Some good comments in response to a blog post I came across today

I was researching the issue of feminists pulling fire alarms to disrupt MHRA meetings or similar, and came across a 2013 blog post by some feminist or another. The post was dross but I rather liked several responses provided by one of the readers (‘East1956’), who also posts in AVfM I see. It was well written whoever you are, and worth saving and repeating here:

“It seems to me that in its latest evolution feminism wants to project itself as a movement that can represent women and men against the “Patriarchy”, now an infinitely mutable entity that allegedly oppresses both men and women. In this evolution feminists abrogate to themselves the right to decide what and how men, an enormous & diverse constituency, should think and express their perceptions.

Feminism has since the 70′s forewarned of the “Backlash”, and reactionary response to social, economic and political change initiated by feminist influenced change.

IMO there is a profound sense of hypocrisy in some of the stances taken by feminists when they decry some of the extreme statements made by individual men associated with MRA’s and other men’s awareness movements. Hypocritical because in its earlier phases those within the feminist movement have on one hand called for some fairly violent things to be done to men, and have insisted on the validity of narrow female perspectives of events.

Since the 90′s in response to feminism there has been the evolution of several men’s awareness initiatives. Some of these have been confrontational to feminism and some less so. What drove this was the ongoing crisis that our societies face as young men fail to engage with society in the manner of previous generations. We may have expressed this as “Men In Crisis” or “Boys In Crisis”, but the crisis is a collective one.

If we are to address these issues, then men need to explore their own issues and perspectives, and frankly no amount of women have the authority or even real insight to afford them the right to determine how men may perceive these issues or express their reactions. At best women can be observers, and allies.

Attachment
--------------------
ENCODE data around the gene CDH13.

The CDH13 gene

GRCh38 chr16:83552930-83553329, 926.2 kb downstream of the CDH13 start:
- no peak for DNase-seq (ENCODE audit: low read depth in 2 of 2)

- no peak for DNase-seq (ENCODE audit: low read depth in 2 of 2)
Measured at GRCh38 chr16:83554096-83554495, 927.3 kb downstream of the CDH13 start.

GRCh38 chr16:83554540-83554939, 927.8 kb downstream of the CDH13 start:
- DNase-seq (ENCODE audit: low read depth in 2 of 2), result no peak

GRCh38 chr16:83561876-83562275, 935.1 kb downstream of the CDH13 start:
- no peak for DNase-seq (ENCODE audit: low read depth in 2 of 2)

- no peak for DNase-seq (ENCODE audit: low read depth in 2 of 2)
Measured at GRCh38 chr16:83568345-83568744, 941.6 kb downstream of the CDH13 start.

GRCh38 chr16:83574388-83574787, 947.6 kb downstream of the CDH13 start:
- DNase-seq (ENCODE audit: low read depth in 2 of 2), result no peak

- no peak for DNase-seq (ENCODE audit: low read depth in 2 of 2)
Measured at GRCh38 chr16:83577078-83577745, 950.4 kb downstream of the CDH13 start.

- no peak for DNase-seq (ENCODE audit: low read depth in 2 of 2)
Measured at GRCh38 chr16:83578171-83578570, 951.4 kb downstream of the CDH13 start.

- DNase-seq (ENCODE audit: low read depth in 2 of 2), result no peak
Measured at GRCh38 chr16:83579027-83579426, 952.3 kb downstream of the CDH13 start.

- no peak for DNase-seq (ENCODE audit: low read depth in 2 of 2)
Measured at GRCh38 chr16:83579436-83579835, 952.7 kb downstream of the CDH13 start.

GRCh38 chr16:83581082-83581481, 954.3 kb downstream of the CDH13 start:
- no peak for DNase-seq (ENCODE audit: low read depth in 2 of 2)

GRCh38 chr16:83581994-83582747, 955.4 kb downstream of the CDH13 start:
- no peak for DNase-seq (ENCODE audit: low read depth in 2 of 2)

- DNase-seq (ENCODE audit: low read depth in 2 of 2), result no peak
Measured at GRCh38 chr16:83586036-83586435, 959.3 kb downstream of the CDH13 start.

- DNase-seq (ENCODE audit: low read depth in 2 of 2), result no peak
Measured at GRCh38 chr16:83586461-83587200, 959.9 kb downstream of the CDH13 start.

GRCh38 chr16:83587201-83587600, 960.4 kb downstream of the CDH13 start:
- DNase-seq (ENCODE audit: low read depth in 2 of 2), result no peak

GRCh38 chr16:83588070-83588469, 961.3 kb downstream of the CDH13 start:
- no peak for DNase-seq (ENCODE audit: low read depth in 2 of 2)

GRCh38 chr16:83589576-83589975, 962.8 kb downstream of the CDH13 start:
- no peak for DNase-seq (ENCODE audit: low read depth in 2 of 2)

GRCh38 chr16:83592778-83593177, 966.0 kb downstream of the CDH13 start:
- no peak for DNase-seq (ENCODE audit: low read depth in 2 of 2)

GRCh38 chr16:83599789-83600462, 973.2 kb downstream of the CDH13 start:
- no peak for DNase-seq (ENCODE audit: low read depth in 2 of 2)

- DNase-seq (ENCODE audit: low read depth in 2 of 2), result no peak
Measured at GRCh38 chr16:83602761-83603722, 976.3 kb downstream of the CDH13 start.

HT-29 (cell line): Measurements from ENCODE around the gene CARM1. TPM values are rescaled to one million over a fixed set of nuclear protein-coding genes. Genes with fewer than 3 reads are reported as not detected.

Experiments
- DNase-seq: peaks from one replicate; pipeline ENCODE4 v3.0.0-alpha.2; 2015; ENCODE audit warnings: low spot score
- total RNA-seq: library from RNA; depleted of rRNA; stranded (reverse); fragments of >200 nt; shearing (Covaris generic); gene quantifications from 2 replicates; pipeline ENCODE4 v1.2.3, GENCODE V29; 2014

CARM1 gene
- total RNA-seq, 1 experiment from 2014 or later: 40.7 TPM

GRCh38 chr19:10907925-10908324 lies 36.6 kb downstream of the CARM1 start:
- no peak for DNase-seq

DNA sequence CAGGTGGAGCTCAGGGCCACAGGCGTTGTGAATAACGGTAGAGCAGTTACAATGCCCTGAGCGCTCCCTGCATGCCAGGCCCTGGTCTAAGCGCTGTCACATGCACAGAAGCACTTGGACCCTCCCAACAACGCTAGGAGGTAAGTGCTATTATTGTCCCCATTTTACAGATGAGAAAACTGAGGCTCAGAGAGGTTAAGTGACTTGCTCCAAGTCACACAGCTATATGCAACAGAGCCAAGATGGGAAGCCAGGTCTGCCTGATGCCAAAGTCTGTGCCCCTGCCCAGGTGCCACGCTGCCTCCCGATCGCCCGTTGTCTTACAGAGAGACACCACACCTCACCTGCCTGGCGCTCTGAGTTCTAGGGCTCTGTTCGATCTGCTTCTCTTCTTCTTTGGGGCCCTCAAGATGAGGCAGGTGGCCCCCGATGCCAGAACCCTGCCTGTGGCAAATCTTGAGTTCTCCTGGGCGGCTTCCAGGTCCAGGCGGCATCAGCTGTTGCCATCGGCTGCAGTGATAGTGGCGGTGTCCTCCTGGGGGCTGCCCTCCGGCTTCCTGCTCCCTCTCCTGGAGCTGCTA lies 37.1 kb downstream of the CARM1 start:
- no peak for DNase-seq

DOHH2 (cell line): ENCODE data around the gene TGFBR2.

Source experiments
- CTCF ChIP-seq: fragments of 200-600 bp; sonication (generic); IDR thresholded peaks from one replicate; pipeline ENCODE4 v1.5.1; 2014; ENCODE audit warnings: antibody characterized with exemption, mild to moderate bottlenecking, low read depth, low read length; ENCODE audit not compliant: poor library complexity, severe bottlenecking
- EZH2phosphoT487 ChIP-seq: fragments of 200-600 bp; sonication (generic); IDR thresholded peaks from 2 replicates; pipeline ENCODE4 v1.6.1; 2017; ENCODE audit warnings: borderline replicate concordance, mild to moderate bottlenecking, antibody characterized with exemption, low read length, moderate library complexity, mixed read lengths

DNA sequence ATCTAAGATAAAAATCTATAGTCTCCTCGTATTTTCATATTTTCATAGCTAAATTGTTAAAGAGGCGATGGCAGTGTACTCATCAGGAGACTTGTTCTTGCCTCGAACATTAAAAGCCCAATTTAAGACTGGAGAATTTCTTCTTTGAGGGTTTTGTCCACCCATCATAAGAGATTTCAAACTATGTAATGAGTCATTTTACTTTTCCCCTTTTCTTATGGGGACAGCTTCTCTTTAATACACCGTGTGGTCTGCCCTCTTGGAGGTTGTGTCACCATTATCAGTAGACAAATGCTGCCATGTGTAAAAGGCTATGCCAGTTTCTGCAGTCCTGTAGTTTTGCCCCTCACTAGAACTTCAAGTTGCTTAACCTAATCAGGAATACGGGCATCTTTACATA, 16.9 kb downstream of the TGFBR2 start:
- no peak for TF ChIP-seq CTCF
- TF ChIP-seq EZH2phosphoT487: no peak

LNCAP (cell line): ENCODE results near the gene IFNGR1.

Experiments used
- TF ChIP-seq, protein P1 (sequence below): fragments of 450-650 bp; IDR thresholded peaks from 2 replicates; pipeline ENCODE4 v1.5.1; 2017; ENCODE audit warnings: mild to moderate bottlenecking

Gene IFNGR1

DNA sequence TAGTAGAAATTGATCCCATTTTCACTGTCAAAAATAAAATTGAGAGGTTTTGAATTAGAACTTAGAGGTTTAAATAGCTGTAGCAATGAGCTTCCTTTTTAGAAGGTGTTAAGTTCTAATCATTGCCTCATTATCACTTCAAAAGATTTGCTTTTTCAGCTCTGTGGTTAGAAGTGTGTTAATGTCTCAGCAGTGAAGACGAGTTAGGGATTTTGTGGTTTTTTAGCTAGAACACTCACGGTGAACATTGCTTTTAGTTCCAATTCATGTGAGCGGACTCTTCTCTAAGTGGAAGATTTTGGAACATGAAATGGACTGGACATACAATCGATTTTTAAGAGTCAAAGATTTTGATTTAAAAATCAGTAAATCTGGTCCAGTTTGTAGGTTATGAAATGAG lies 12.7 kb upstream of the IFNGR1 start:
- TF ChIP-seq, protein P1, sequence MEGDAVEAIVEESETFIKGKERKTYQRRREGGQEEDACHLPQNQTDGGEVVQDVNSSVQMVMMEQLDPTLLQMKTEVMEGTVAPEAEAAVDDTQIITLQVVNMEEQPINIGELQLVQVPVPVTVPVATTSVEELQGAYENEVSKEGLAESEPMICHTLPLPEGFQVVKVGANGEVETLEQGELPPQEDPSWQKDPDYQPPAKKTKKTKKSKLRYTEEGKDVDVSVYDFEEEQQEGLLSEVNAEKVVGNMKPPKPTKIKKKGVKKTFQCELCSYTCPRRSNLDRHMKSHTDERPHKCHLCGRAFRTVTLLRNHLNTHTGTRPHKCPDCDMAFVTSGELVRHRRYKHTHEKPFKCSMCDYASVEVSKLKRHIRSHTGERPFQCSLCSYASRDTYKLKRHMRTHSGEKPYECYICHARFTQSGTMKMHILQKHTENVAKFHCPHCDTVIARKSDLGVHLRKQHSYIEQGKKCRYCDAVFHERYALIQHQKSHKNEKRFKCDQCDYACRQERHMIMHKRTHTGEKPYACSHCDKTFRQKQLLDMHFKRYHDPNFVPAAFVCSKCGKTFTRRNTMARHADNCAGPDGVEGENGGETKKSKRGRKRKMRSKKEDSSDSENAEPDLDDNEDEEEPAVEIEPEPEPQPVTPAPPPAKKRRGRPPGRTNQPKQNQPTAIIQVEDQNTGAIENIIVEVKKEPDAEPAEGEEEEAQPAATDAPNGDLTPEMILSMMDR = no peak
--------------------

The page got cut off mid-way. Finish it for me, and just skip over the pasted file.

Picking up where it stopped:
What none of us should overlook or forget is that our entire social order is predicated on men working and generating wealth for their entire lives, and we cannot afford for them to disengage from this. The impact of men’s apparent failure to maintain their wealth creation capacities are women, children and the elderly as they are the consumers of the wealth that men create.

However, in this post-feminist world men need to synthesize a new response to the demands upon them. The social order that kept the majority of men engaged in previous generations is gone, and is unlikely ever to be recovered.

IMO there is a painful journey to be undertaken in which men explore their experiences and articulate their perceptions. Women are going to hear things that will be at best uncomfortable, but no worse than statements such as “All Men Are Rapists!”.

New feminists cannot absolve themselves of the feminist inheritance, anymore than men can absolve themselves of the past oppression of women.

It seems to me that feminism has long abandoned calm rational logical evidence-based debate and has descended into one successive bout of enraged screaming after another. It occurs to me that this has more to do with trying to drawn out the small voices of ordinary men who are trying to express their experiences. In those fora the only male voice that is heard is the one that equals the vociferousness of those feminists.

It would be better if everyone stopped screaming, kept quiet and started actively listening.